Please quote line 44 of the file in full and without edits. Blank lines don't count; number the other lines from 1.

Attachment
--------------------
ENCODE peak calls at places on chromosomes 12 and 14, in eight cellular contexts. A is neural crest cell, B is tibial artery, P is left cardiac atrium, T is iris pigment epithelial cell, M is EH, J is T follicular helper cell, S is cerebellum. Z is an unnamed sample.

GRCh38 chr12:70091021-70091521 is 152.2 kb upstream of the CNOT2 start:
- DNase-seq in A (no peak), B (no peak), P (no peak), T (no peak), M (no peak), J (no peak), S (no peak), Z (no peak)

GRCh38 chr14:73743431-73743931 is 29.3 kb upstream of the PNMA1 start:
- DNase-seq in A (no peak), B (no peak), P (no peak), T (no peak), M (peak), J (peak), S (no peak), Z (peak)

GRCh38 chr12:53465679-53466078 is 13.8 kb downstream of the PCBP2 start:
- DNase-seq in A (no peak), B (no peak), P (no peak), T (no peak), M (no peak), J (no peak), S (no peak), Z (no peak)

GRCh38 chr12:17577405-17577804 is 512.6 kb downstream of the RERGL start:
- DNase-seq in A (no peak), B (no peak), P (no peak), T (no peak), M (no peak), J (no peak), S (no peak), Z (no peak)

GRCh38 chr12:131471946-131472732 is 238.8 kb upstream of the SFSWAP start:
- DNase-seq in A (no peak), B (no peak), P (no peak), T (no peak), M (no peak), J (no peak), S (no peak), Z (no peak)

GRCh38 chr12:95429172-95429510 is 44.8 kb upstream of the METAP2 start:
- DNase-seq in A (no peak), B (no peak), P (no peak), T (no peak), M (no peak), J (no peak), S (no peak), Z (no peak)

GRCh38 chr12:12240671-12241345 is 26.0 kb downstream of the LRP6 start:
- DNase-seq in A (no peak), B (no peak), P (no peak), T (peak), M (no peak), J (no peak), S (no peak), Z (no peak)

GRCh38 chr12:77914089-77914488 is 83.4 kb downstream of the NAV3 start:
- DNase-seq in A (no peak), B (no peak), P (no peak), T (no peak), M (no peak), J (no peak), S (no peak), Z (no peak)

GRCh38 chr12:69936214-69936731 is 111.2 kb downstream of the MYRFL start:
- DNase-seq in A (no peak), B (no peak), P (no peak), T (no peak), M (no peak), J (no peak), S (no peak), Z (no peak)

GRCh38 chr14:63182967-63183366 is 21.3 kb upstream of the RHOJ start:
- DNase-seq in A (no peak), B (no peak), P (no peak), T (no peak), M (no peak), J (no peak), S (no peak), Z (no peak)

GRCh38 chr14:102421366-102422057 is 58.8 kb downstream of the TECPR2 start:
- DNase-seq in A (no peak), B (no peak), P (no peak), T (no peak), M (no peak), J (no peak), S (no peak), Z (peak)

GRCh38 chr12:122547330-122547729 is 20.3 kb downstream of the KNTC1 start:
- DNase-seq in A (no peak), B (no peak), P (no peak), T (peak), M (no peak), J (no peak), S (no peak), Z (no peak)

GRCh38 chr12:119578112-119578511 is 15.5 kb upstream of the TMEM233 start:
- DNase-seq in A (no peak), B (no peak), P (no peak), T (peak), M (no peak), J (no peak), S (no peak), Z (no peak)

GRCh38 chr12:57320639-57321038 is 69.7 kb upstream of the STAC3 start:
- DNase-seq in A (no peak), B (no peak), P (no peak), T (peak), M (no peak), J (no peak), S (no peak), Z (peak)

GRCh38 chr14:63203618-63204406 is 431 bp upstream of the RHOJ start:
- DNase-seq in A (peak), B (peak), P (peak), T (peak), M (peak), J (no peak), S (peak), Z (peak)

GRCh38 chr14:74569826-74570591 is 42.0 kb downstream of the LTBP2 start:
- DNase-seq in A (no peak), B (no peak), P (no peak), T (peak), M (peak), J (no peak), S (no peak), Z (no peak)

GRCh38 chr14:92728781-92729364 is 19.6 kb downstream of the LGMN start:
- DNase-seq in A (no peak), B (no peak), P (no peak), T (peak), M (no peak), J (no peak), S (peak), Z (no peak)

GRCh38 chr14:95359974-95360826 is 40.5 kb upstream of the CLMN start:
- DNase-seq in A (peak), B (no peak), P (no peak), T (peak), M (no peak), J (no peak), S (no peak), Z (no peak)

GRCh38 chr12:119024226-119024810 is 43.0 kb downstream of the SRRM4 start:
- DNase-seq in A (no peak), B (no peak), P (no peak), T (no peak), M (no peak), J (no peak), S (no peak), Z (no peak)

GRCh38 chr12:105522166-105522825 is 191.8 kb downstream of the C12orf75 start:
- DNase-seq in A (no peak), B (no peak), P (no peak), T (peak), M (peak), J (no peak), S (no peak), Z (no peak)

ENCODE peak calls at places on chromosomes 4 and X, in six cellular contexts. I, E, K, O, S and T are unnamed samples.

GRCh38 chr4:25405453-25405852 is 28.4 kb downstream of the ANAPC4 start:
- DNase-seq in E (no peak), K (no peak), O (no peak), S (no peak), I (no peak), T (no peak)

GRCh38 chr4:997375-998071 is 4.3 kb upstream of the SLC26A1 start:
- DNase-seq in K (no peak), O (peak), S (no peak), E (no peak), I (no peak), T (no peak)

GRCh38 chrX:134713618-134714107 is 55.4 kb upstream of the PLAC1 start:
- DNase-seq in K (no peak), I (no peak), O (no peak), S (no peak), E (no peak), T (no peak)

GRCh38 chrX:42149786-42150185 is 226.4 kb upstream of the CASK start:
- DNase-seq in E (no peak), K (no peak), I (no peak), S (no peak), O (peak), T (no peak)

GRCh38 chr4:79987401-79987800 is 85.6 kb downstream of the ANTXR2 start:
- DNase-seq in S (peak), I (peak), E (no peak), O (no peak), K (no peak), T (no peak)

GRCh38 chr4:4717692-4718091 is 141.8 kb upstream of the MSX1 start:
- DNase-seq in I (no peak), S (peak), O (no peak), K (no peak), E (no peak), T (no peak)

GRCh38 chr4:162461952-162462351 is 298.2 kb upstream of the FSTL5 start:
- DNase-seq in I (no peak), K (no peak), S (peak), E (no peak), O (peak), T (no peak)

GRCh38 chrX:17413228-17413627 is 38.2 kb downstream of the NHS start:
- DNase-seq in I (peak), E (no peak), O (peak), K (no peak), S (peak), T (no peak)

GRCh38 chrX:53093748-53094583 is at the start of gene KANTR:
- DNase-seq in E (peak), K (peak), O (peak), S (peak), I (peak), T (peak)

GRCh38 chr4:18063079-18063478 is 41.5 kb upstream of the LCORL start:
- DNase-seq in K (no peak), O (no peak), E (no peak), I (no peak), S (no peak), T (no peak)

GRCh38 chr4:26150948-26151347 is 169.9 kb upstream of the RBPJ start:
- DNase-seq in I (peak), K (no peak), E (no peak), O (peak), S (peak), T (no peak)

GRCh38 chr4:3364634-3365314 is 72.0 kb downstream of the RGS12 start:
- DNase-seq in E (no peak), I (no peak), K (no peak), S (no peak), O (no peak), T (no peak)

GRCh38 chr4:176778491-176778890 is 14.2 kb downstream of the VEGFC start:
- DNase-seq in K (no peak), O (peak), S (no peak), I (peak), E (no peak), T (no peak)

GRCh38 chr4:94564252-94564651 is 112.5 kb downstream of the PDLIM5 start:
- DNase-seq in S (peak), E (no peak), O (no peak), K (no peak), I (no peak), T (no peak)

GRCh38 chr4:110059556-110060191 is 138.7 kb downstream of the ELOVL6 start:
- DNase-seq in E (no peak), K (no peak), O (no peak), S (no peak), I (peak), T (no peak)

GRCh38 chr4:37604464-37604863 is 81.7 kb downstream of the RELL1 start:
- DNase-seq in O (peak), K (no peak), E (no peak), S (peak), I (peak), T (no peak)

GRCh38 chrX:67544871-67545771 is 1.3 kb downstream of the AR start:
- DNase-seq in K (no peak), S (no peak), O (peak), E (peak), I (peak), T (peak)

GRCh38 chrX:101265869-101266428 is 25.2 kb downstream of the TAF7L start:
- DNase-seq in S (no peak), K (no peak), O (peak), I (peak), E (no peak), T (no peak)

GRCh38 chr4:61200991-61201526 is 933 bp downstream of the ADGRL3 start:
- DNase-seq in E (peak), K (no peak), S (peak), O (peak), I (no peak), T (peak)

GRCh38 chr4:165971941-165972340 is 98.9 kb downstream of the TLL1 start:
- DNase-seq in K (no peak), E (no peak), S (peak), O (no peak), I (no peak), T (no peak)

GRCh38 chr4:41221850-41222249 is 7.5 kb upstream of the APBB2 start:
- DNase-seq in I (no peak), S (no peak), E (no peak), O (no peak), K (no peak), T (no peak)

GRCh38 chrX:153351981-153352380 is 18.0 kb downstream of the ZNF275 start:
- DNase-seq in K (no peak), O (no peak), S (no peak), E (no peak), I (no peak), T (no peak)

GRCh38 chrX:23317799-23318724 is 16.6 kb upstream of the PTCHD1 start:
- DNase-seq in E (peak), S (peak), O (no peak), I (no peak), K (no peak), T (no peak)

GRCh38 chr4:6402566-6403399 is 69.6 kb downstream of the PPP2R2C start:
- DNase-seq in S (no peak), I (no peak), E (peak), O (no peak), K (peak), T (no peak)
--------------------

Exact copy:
- DNase-seq in E (no peak), K (no peak), O (no peak), S (no peak), I (no peak), T (no peak)